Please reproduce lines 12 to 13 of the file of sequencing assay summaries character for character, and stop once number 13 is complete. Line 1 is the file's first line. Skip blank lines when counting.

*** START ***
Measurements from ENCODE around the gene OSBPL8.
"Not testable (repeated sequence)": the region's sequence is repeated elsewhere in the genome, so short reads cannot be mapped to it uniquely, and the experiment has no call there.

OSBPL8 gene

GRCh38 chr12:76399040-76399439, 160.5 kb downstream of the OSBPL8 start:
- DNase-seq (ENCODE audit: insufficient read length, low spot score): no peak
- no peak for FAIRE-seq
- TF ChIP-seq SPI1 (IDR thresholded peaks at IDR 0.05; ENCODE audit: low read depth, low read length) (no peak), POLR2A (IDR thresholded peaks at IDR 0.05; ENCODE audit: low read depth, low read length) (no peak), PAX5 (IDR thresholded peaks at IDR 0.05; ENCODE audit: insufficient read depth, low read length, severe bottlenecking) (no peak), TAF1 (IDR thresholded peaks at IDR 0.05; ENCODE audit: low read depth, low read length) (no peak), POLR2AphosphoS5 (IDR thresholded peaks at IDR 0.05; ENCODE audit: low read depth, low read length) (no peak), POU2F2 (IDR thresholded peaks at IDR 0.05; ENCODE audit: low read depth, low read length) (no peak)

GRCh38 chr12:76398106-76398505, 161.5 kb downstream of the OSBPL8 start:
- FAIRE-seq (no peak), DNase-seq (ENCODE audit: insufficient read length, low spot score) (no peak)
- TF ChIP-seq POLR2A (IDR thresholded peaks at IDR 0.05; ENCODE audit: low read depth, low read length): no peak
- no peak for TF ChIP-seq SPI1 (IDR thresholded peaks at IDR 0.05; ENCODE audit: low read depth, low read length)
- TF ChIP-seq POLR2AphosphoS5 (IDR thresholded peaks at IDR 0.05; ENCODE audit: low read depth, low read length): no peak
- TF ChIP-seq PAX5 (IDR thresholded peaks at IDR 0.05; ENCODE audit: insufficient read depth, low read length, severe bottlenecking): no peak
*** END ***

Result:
- TF ChIP-seq POLR2AphosphoS5 (IDR thresholded peaks at IDR 0.05; ENCODE audit: low read depth, low read length): no peak
- TF ChIP-seq PAX5 (IDR thresholded peaks at IDR 0.05; ENCODE audit: insufficient read depth, low read length, severe bottlenecking): no peak